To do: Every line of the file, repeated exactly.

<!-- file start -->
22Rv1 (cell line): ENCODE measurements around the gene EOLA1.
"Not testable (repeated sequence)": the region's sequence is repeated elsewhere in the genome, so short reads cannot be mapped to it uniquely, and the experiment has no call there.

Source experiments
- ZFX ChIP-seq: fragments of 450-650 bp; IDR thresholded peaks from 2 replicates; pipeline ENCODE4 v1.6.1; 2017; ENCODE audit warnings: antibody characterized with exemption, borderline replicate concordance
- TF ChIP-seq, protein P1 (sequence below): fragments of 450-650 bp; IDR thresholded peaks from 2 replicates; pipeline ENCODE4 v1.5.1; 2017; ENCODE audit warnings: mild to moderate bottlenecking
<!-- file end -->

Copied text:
22Rv1 (cell line): ENCODE measurements around the gene EOLA1.
"Not testable (repeated sequence)": the region's sequence is repeated elsewhere in the genome, so short reads cannot be mapped to it uniquely, and the experiment has no call there.

Source experiments
- ZFX ChIP-seq: fragments of 450-650 bp; IDR thresholded peaks from 2 replicates; pipeline ENCODE4 v1.6.1; 2017; ENCODE audit warnings: antibody characterized with exemption, borderline replicate concordance
- TF ChIP-seq, protein P1 (sequence below): fragments of 450-650 bp; IDR thresholded peaks from 2 replicates; pipeline ENCODE4 v1.5.1; 2017; ENCODE audit warnings: mild to moderate bottlenecking